Congratulations are in order for Engineer Thomas 'Pat' Copeman, the recipient of the 2011 Stichway Award or, as it was once known, recognition as the 'Firefighter of the Year' for the Jacksonville Fire/Rescue Department. In a ceremony held Friday evening, 2 March at the Union Hall of Local #122 on Stockton Street, Engineer Copeman of Engine 7 - "B" was recognized for his heroic actions at the scene of a tanker truck explosion in St. Augustine on August 19 of last year. While off-duty and assisting a friend move furniture, Copeman heard an explosion and saw a huge plume of black smoke climb skyward merely a few blocks away from his location. Runnning toward the vicinity of the commotion, Copeman came upon a gas station where a tanker truck had been off-loading fuel when a sudden explosion and subsequent fire transformed the scene into a horrific carnage of flying debris, heat, opaque smoke coupled with ardent flames and the driver of the rig, trapped and unable to move away from the pernicious environment. Copeman quickly organized a few bystanders in his rescue effort to remove the injured male from the scene and, succeeding in doing so, quickly turned his attention to both initial patient assessment and general on scene safety until the arrival of dispatched emergency crews. Copeman's actions undeniably reflect the highest of professional standards including exceptional courage and strength of character; attributes regularly ascribed to those firefighters not only receiving the honor of a Bronze Medal of Bravery but also the highest accolade available, the Joseph F. Stichway Award. Congratulations again, Pat!
March is also the time when we leap forward into Daylight Savings time, this year on Sunday 11 March, and the usual reminder for everyone to check the operational readiness of all residential smoke detectors. The aforementioned is, naturally, contingent on the presence of that life-saving device in the home so make sure you actually do have a smoke detector and, if not, please contact 630-CITY to qualify for a free smoke detector complete with installation.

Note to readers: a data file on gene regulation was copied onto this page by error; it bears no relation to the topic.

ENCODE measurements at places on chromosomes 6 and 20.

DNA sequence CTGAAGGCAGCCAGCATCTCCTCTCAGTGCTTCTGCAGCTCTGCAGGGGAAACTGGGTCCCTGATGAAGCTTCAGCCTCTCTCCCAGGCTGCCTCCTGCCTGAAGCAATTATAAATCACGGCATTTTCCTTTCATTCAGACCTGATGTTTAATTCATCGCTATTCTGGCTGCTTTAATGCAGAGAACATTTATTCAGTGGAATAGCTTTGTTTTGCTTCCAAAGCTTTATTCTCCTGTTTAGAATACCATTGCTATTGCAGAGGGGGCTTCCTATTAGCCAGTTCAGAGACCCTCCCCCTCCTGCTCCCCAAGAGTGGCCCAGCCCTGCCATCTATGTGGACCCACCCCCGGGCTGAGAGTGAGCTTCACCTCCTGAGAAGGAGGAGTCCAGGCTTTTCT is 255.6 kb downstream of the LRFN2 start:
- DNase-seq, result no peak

A culinary landmark along Heckscher Drive survived a terrifying ordeal on Saturday, 10 March, as the Sand Dollar restaurant caught fire requiring the concerted efforts of over 40 firefighters to prevent the structure from being completely destroyed. With lunch service at its peak just after 12:30 that day, kitchen staff suddenly noticed heavy smoke pouring forth from one of the fryers in the kitchen. Within seconds, wait staff began ushering customers out of the restaurant. The first due engine company from Station 40 soon arrived on scene and immediately witnessed flames shooting out of the front kitchen window accompanied by heavy black clouds of smoke swirling about in strong wind gusts easily exceeding 20 mph. The initial fire soon advanced through the interior ceiling, spreading throughout most of the attic area and, in what would be visually captured by several bystanders equipped with camera-phones, eventually erupting through the structure's crow nest at the top of the roof in a dramatic display of tumultuous flames. Interior crews, advancing several inch-and-three-quarter lines, bravely halted the forward progress of the fire while continuously encountering hidden threats behind every section of removed ceiling. Exterior attack prominently included the use of Ladder 30's aerial to facilitate the loft required by firefighters to attack the visible fire along the crow's nest, an effort again utilizing suppression lines that soon resulted in the successful completion of this operational objective. After nearly 90 minutes Command called the situation under control, with this venerable restaurant of over 7,000 square feet of wood (and more wood!) surviving the threat yet still sustaining serious damage estimated in excess of $300,000.
The unusual and rarely seen 2nd Alarm residential structure fire was on tap just before 1:30 PM on Monday, 26 March, when units were dispatched to 2648 Beauclerc Road following a 9-1-1 call indicating smoke could be seen from a house at the aforementioned address. As Engine 51 - 'A' arrived on scene the crew confirmed that heavy fire was visible from a section of roof of the three-car garage, an affixed component of a capacious, well over 4,000 square foot brick two-story home. Flames were apparently driving forward from the equivalent of a breezeway between the garage and main house, advancing rapidly through the attic space and visibly breaching through the roof. With a prolonged operation quite apparent, Command requested additional resources in the form of a Second Alarm within twenty minutes of the suppression efforts, with the fire eventually subdued after approximately 45 minutes of concerted effort. Damage estimates to the multi-million dollar property were quickly placed within the range of hundreds of thousands of dollars, with the fire soon classified as suspicious: an eye-witness report indicating an individual had been observed fleeing from the scene.